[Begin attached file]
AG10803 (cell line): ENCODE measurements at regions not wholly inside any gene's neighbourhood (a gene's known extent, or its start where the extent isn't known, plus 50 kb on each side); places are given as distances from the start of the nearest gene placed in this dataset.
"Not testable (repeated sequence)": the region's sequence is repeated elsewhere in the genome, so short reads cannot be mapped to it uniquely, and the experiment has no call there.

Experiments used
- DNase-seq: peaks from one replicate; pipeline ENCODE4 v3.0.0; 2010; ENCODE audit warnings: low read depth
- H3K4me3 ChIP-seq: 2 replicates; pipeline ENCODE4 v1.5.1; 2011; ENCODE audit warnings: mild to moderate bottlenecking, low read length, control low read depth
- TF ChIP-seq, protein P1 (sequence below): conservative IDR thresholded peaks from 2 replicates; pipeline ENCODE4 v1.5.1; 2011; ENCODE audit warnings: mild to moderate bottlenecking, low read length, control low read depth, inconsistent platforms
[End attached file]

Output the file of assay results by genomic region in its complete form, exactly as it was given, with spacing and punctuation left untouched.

AG10803 (cell line): ENCODE measurements at regions not wholly inside any gene's neighbourhood (a gene's known extent, or its start where the extent isn't known, plus 50 kb on each side); places are given as distances from the start of the nearest gene placed in this dataset.
"Not testable (repeated sequence)": the region's sequence is repeated elsewhere in the genome, so short reads cannot be mapped to it uniquely, and the experiment has no call there.

Experiments used
- DNase-seq: peaks from one replicate; pipeline ENCODE4 v3.0.0; 2010; ENCODE audit warnings: low read depth
- H3K4me3 ChIP-seq: 2 replicates; pipeline ENCODE4 v1.5.1; 2011; ENCODE audit warnings: mild to moderate bottlenecking, low read length, control low read depth
- TF ChIP-seq, protein P1 (sequence below): conservative IDR thresholded peaks from 2 replicates; pipeline ENCODE4 v1.5.1; 2011; ENCODE audit warnings: mild to moderate bottlenecking, low read length, control low read depth, inconsistent platforms